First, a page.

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EC Number
General Information
Commentary
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enzyme structure-function relationship, overview
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the E-pathway of transmembrane proton transfer is essential for catalysis by the diheme-containing quinol:fumarate reductase, molecular dynamics simulations, overview. The redox state of heme groups has a crucial effect on the connectivity patterns of mobile internal water molecules that can transiently support proton transfer from the bD-C-propionate to Glu-C180. The short H-bonding paths formed in the reduced states can lead to high proton conduction rates. The bD-C-propionate group is the branching point connecting proton transfer to the E-pathway from the quinol-oxidation site via interactions with the heme bD ligand His-C44, essential functional role of His-C44, hydrogen-bonded networks between the bD-C-propionate and Glu180, overview
physiological function
a subunit MfrA mutant strain is less susceptible to H2O2 as the wildtype. The H2O2 concentration in the mutant cultures is significantly higher than that of wild-type. In the presence of H2O2, catalase activity and expression are lower in the mutant strain as compared to the wild-type. Exposure to H2O2 results in a significant decrease in total intracellular iron in the mutant strain, while the addition of iron to the growth medium mitigates H2O2 susceptibility and accumulation in the mutant. The mutant strain is significantly more persistent in RAW macrophages
physiological function
enzyme belongs to a system of electron transport phosphorylation in which formate functions as the donor and fumarate as the terminal acceptor. Menaquinone is an obligatory redox mediator of formate-fumarate reductase electron transport phosphorylation system
physiological function
fumarate reductase, which is proficient in succinate oxidation, is able to functionally replace succinate-ubiquinone oxidoreductase in aerobic respiration when conditions are used to allow the expression of the frdABCD operon aerobically. Expression of plasmids which utilize the FRD promoter of the frdABCD operon fused to the sdhCDAB genes to drive expression shows that, under anaerobic growth conditions where fumarate is utilized as the terminal electron acceptor, succinate-ubiquinone oxidoreductase would function to support anaerobic growth of Escherichia coli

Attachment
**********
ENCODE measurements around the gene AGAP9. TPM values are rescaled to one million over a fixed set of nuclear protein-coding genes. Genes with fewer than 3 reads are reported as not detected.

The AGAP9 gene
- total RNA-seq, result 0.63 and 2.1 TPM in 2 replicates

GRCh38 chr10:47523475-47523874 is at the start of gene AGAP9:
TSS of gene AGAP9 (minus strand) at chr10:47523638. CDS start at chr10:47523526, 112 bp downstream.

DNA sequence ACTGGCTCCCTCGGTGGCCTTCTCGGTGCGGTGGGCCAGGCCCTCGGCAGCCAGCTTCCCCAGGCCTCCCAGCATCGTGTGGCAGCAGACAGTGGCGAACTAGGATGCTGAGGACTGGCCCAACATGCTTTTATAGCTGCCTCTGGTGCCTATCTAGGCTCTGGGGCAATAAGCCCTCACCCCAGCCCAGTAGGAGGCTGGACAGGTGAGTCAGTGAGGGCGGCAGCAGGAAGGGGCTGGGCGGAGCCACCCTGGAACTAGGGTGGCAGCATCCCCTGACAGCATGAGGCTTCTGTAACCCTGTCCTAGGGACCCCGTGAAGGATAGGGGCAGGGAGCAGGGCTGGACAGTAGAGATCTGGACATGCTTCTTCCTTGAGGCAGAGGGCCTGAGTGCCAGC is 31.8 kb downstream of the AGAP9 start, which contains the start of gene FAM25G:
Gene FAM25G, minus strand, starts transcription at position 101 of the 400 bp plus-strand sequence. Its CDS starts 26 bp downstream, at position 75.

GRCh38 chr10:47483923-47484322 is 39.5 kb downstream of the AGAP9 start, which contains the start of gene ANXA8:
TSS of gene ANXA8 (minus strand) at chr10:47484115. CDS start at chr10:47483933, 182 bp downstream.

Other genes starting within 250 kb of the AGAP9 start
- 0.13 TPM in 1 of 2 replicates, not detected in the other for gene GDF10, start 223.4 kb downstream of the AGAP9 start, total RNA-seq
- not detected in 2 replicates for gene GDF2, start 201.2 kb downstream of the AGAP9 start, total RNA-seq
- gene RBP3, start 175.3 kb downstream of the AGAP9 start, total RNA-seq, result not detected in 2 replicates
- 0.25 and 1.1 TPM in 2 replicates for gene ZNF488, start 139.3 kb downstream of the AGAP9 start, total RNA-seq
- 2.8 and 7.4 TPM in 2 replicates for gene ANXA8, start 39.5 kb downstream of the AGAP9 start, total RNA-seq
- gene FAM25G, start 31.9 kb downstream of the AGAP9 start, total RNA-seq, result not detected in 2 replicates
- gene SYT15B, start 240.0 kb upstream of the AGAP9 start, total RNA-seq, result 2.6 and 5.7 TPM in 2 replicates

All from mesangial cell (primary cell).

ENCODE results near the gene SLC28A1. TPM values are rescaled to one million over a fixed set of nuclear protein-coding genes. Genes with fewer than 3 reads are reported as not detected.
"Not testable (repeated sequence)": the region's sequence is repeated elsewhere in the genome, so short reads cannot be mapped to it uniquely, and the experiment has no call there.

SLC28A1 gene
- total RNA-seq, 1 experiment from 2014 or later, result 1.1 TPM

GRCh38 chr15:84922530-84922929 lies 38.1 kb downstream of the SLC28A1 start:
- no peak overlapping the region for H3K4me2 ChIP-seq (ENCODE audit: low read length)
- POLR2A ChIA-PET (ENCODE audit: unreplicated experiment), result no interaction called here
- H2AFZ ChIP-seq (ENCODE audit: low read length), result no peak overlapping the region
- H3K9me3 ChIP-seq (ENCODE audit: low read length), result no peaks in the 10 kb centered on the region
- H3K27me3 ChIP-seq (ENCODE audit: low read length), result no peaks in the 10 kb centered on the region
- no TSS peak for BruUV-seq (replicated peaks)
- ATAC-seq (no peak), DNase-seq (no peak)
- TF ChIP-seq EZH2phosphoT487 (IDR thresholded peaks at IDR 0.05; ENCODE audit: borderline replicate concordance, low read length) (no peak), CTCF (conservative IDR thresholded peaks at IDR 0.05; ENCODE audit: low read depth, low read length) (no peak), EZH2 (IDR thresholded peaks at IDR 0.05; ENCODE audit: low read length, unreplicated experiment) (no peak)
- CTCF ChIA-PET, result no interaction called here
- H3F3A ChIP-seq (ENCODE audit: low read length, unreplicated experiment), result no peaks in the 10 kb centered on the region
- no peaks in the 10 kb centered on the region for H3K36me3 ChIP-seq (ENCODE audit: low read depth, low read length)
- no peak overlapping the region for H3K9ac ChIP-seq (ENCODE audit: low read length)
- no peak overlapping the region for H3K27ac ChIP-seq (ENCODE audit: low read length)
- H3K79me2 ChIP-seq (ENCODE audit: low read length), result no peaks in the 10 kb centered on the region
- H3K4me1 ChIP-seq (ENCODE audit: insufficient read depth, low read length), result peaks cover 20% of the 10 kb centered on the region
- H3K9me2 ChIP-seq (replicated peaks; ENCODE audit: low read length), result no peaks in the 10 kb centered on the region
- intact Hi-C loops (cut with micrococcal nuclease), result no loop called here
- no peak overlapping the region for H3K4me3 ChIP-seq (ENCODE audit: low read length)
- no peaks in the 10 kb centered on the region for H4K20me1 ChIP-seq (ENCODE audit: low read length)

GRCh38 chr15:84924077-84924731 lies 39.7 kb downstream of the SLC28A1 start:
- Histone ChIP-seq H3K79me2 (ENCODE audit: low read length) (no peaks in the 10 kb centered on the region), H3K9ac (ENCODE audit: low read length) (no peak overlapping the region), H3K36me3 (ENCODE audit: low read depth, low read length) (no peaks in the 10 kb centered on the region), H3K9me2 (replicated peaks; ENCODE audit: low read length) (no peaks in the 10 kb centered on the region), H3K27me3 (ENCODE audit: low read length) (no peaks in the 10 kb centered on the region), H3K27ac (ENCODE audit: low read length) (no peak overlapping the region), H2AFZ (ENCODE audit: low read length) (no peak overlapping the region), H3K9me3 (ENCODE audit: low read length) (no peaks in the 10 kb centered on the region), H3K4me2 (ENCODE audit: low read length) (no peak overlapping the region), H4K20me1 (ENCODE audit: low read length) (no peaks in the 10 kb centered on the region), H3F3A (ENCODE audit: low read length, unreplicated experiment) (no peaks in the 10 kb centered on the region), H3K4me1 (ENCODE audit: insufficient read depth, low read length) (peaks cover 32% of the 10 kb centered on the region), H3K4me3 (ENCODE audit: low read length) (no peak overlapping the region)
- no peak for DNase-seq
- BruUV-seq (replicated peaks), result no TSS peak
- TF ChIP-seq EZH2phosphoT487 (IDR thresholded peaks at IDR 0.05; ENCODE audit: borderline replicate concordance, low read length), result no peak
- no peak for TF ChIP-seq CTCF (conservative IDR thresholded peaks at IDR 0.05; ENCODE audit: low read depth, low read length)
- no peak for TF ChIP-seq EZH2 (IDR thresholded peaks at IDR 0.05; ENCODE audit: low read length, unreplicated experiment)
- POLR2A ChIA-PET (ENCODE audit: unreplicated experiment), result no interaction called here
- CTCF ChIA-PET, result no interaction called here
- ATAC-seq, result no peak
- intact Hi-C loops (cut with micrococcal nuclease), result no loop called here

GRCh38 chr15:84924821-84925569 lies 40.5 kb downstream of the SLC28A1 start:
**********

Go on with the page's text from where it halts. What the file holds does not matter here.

physiological function
fumarate reduction by NADH is catalyzed by an electron transport chain consisting of NADH dehydrogenase NADH:menaquinone reductase, menaquinone, and succinate dehydrogenase operating in the reverse direction, i.e. menaquinol:fumarate reductase. In sdh or aro mutant strains, which lack succinate dehydrogenase or menaquinone, respectively, the activity of fumarate reduction by NADH is missing. The membrane fraction of a mutant lacking functional sdh genes catalyzes fumarate reduction by NADH or 2,3-dimethyl-1,4-naphthoquinol with less than 7% of the wild-type activities. In resting cells fumarate reduction requires glycerol or glucose as the electron donor, which presumably supply NADH for fumarate reduction
physiological function
is involved in anaerobic respiration with fumarate as the terminal electron acceptor, and is part of an electron transport chain catalysing the oxidation of various donor substrates by fumarate
physiological function
the enzyme is involved in anaerobic metabolism
physiological function
the enzyme is involved in anaerobic respiration with fumarate as the terminal electron acceptor, and is part of an electron transport chain catalysing the oxidation of various donor substrates by fumarate
physiological function
the enzyme is part of the complex II, which in the anaerobic respiratory chain of the parasitic nematode Ascaris suum, couples the reduction of fumarate to the oxidation of rhodoquinol. Critical role of the low redox potential of rhodoquinol in the fumarate reduction of Ascaris suum complex II
Results 1 - 10 of 12 > >>